JUAN MARCELO ZAMBRANA TORRELIO (Bolivia) said the Organization has a founding mandate to bring about a culture of peace.  This mandate is now linked to other concepts such as sustainable development and greater equality between women and men.  One of the goals of “Transforming our world:  the 2030 Agenda for Sustainable Development” is to bring about a peaceful society without violence.  The world has been artificially divided and conflict and intolerance are worsening.  He expressed concern about increasing tensions due to the COVID‑19 pandemic and climate change crises, which have had a major humanitarian cost.  Bolivia has opted for a culture of peace and a culture of dialogue and diplomacy between nations to bring about peace.  Peace can be brought about if there is equality for everyone.  Yet intolerance has worsened in the pandemic era, he said, stressing the need for equal, universal access to vaccines.  The international community must keep working together to foster a revitalized and inclusive multilateralism.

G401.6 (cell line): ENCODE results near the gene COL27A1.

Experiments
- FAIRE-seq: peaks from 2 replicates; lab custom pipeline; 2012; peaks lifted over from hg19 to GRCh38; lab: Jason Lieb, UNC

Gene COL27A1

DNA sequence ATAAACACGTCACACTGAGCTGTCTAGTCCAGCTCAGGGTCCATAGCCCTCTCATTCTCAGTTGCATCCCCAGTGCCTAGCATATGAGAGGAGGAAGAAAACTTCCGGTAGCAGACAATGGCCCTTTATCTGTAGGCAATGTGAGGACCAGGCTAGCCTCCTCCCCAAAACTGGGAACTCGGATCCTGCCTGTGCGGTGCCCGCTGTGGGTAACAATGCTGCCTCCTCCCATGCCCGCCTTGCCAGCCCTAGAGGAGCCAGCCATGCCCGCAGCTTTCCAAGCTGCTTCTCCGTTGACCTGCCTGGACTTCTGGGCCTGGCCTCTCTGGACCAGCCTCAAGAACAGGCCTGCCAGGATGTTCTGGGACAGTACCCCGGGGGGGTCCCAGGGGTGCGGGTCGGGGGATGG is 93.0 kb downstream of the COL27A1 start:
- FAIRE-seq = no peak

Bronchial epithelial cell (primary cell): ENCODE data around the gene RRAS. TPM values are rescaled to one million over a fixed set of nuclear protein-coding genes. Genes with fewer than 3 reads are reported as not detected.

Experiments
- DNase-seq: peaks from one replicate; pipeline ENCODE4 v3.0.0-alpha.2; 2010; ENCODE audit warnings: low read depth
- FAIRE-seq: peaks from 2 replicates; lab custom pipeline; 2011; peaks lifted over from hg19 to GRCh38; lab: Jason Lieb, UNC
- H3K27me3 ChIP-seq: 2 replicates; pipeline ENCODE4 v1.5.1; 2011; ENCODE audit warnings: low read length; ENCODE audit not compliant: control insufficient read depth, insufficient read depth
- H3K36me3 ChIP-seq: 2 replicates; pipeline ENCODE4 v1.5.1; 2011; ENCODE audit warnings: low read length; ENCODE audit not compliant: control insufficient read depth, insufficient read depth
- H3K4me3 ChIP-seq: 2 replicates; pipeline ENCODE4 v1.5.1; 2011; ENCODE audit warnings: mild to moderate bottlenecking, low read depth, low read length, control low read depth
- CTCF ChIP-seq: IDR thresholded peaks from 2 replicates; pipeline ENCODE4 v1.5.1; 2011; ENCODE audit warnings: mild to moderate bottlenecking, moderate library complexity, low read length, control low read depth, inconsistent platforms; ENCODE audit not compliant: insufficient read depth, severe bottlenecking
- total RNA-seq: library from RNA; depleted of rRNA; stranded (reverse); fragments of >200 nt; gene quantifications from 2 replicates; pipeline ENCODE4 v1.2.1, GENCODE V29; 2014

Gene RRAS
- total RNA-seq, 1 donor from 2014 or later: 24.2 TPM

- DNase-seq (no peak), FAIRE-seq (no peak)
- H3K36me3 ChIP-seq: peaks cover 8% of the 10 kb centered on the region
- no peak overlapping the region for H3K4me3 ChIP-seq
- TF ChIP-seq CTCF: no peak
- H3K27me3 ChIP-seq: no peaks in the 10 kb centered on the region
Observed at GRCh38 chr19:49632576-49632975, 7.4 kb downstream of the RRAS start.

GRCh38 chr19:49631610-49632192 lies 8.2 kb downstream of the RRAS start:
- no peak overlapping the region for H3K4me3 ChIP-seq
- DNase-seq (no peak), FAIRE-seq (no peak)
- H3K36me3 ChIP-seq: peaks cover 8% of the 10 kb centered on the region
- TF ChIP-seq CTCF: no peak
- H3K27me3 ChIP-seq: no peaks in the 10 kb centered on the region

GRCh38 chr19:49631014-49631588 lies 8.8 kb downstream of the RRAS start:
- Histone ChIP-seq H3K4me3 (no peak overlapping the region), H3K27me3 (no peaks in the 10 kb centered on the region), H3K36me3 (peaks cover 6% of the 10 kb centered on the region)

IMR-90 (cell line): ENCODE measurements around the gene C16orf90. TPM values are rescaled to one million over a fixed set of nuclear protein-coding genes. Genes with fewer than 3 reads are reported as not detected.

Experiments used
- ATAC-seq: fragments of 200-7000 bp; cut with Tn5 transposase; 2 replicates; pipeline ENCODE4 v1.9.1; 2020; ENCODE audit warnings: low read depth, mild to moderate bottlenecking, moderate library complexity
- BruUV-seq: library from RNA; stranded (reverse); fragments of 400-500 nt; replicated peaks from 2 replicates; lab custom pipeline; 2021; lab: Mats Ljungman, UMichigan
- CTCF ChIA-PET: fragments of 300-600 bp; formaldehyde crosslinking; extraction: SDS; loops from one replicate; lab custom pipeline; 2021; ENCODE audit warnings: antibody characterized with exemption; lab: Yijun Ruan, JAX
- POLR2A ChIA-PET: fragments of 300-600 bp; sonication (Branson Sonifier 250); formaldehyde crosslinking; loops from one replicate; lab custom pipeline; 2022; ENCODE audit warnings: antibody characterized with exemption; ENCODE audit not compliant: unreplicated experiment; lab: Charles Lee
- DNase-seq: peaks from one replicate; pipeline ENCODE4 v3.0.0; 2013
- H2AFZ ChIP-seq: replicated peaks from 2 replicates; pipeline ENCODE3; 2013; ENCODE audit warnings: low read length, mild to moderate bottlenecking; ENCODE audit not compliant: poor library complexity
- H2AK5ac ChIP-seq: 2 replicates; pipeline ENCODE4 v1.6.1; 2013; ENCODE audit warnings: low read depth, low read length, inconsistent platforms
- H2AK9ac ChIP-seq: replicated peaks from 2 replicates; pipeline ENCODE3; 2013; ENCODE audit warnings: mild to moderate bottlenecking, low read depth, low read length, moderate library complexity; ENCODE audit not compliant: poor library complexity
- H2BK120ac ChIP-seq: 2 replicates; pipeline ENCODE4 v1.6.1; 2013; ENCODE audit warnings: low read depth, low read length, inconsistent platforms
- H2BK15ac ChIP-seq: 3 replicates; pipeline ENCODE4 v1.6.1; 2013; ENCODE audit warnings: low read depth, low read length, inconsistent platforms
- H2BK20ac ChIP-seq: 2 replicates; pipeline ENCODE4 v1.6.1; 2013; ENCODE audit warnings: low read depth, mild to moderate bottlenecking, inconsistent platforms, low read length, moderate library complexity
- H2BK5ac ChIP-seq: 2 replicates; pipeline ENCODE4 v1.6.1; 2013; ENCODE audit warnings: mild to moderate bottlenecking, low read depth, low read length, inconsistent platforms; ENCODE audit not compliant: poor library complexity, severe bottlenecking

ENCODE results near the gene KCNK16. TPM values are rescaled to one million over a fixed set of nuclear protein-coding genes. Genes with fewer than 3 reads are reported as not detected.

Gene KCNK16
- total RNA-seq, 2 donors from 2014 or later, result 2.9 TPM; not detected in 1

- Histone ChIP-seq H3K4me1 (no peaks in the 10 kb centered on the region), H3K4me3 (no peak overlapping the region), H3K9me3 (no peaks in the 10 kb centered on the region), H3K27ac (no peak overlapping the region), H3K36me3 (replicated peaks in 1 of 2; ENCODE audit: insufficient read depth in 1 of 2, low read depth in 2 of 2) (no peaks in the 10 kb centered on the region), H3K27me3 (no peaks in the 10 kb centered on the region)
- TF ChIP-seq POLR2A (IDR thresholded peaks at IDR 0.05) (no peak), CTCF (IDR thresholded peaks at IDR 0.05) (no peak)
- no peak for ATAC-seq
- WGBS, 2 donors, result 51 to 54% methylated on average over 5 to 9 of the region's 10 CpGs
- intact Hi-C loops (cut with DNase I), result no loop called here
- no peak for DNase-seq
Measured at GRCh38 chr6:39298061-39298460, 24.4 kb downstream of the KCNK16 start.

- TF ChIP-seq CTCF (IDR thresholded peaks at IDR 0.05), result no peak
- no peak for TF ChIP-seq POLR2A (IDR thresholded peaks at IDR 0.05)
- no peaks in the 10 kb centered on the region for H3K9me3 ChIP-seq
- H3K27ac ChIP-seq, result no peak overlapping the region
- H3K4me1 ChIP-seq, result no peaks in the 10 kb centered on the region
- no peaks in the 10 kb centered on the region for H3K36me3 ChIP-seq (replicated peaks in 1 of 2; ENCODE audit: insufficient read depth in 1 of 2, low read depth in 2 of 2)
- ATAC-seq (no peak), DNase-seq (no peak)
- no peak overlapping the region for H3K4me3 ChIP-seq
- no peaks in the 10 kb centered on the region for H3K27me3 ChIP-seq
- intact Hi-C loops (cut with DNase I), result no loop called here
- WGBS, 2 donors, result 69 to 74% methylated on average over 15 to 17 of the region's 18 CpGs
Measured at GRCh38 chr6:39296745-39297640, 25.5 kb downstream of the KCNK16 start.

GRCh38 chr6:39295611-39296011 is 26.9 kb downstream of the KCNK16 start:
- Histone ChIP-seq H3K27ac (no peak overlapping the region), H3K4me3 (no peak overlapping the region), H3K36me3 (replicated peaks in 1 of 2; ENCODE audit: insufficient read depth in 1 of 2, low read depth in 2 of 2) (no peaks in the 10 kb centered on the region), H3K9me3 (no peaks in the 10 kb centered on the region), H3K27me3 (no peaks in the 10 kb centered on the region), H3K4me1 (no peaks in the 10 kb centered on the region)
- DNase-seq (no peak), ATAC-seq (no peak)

Speaking in explanation of position before the vote, the representative of Armenia said that the draft resolution concerning promotion of interreligious and intercultural dialogue has many valuable provisions, but preambular paragraph 35 refers to an event held in a Member State with a long‑standing record of gross violations of human rights.  Noting that in 2020, amid an unprecedented global pandemic, Azerbaijan launched an aggressive war, that was accompanied by intentional destruction and desecration of the Armenian Christian heritage, he added that when relevant United Nations departments prepare reports on promotion of a culture of peace, it is imperative they pay attention to the context, in  which international events are being organized, and their real intent, before referring to such events as “key global platform for promoting intercultural dialogue”.  Due regard should also be given to the record of the host country, he said, requesting a vote on the draft resolution.